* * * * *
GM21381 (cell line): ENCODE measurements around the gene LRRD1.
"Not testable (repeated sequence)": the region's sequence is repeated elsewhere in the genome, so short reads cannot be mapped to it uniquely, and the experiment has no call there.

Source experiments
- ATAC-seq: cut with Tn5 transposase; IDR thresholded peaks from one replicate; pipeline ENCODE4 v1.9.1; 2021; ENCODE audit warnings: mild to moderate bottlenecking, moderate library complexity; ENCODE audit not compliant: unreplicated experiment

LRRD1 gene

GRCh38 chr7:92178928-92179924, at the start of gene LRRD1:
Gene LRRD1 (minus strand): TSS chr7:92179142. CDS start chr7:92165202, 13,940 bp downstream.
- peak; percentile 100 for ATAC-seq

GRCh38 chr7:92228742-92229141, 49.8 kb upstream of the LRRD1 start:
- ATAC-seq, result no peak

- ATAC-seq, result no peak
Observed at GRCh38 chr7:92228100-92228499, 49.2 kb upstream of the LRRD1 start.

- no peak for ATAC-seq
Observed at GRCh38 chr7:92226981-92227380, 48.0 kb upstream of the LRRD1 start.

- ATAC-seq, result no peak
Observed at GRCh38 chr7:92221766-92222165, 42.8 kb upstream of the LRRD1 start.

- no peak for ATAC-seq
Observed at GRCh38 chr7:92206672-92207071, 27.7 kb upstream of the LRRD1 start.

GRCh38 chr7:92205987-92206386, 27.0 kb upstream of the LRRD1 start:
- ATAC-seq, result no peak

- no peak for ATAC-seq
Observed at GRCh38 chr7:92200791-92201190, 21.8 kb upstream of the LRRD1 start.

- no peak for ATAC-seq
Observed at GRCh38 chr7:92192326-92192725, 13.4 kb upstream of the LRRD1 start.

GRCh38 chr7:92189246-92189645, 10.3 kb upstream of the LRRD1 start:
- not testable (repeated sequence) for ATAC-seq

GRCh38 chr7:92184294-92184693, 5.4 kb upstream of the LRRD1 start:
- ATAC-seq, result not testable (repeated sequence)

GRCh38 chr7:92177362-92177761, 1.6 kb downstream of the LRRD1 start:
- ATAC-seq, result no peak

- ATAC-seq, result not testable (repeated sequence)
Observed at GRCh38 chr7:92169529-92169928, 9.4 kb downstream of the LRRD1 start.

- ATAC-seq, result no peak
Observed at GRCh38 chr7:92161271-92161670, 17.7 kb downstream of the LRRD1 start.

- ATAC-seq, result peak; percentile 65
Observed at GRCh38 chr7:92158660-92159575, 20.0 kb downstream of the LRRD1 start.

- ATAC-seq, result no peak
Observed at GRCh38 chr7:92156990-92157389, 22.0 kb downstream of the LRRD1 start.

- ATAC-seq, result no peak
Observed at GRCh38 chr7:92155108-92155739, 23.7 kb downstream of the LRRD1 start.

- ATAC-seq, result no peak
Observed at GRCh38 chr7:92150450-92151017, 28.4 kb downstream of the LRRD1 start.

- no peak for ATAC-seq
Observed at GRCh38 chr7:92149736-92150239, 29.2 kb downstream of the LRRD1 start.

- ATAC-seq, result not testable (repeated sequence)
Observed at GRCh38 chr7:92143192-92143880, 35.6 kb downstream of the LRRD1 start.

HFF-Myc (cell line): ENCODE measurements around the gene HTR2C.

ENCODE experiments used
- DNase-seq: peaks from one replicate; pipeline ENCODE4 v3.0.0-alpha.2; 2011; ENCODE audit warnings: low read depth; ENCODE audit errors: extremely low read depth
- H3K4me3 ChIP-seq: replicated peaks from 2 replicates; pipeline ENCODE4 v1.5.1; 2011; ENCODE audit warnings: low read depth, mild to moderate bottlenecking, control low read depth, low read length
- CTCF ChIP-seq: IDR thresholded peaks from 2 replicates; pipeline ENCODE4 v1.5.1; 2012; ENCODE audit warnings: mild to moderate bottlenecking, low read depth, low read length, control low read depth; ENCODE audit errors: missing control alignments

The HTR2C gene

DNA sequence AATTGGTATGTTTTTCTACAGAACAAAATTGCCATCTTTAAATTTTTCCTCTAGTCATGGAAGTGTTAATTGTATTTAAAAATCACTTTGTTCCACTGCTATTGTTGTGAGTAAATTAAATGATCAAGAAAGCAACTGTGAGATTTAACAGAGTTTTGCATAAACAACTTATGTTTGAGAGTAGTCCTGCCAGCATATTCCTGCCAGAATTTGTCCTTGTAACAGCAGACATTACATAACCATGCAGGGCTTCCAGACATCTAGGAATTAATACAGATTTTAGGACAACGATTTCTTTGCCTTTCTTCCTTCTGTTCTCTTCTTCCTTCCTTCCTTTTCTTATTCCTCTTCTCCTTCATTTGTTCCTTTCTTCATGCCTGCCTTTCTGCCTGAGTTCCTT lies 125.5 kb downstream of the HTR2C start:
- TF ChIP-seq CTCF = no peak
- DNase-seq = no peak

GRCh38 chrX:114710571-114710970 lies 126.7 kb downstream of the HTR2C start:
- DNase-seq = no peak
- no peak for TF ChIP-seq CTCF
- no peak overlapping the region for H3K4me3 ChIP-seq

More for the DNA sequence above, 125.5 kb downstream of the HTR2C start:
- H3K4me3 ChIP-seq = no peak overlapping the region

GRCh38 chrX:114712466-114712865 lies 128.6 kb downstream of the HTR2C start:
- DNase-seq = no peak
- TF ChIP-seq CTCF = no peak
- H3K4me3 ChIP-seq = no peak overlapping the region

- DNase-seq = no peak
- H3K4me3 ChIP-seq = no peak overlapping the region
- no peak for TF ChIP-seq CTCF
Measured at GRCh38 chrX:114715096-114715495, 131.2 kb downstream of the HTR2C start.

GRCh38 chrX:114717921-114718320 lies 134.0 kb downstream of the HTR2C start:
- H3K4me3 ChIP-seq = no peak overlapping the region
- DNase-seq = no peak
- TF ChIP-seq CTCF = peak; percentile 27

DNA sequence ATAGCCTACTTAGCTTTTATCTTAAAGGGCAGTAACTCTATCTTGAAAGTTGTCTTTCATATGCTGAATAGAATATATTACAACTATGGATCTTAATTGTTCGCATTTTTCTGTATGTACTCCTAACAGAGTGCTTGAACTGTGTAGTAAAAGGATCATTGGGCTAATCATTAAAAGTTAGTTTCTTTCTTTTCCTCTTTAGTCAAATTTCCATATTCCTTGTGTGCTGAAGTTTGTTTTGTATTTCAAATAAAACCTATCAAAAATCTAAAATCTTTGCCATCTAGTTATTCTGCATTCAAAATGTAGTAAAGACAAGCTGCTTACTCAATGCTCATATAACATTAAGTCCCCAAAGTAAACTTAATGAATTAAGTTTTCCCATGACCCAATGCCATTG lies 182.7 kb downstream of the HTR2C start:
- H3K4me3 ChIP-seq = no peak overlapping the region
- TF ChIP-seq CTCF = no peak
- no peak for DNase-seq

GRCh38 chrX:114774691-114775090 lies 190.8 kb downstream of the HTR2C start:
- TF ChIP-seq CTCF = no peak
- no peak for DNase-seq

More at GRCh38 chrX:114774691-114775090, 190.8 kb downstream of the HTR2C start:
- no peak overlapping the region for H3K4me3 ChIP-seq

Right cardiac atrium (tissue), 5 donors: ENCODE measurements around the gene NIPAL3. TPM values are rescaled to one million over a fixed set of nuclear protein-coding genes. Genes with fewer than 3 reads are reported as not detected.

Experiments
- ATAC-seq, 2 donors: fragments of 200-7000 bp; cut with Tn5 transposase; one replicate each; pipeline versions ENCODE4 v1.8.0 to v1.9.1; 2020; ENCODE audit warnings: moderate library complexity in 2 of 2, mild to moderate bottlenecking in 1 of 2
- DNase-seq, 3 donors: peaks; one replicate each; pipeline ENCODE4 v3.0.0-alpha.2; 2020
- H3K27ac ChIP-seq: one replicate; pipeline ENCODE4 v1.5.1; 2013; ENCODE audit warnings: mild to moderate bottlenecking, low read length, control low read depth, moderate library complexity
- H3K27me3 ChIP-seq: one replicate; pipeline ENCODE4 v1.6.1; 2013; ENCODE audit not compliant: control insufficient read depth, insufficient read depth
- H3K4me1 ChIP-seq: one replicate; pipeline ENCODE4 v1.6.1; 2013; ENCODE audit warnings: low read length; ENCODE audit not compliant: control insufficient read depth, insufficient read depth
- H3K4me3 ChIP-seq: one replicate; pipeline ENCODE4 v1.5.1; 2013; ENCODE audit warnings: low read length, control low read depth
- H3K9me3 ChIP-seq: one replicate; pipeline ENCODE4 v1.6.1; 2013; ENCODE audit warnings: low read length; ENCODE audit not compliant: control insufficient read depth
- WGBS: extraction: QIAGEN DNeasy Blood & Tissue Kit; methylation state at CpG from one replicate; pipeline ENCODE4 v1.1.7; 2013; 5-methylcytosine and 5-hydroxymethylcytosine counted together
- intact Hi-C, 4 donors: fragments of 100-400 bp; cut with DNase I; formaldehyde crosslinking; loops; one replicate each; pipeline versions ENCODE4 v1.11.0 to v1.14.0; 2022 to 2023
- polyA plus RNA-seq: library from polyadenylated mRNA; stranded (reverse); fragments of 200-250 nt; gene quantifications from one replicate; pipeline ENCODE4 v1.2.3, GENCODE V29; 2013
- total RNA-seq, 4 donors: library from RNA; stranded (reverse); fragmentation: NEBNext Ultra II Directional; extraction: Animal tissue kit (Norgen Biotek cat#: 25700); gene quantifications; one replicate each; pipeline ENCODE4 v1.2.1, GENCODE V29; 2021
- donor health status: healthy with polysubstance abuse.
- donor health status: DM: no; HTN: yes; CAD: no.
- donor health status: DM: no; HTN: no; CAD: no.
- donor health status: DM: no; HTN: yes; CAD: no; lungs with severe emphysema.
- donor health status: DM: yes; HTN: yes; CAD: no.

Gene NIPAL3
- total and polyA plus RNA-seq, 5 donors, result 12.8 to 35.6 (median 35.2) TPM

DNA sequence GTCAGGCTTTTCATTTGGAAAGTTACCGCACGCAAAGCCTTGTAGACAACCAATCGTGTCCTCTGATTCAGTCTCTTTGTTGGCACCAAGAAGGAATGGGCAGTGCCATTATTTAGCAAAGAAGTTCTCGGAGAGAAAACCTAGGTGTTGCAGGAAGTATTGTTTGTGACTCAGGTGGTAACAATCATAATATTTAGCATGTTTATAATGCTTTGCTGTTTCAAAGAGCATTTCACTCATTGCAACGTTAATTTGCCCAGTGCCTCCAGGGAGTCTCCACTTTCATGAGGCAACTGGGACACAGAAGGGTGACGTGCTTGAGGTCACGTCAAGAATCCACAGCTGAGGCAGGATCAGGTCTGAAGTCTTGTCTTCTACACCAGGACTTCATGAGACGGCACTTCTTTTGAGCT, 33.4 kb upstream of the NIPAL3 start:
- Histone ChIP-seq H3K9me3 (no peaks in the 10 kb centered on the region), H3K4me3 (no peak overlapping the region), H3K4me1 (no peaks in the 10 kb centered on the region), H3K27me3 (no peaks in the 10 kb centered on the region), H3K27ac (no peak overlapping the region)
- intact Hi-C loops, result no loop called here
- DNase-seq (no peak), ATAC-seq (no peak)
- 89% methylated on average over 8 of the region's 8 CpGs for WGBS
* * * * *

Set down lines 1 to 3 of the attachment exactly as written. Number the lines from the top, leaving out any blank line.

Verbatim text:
GM21381 (cell line): ENCODE measurements around the gene LRRD1.
"Not testable (repeated sequence)": the region's sequence is repeated elsewhere in the genome, so short reads cannot be mapped to it uniquely, and the experiment has no call there.

Source experiments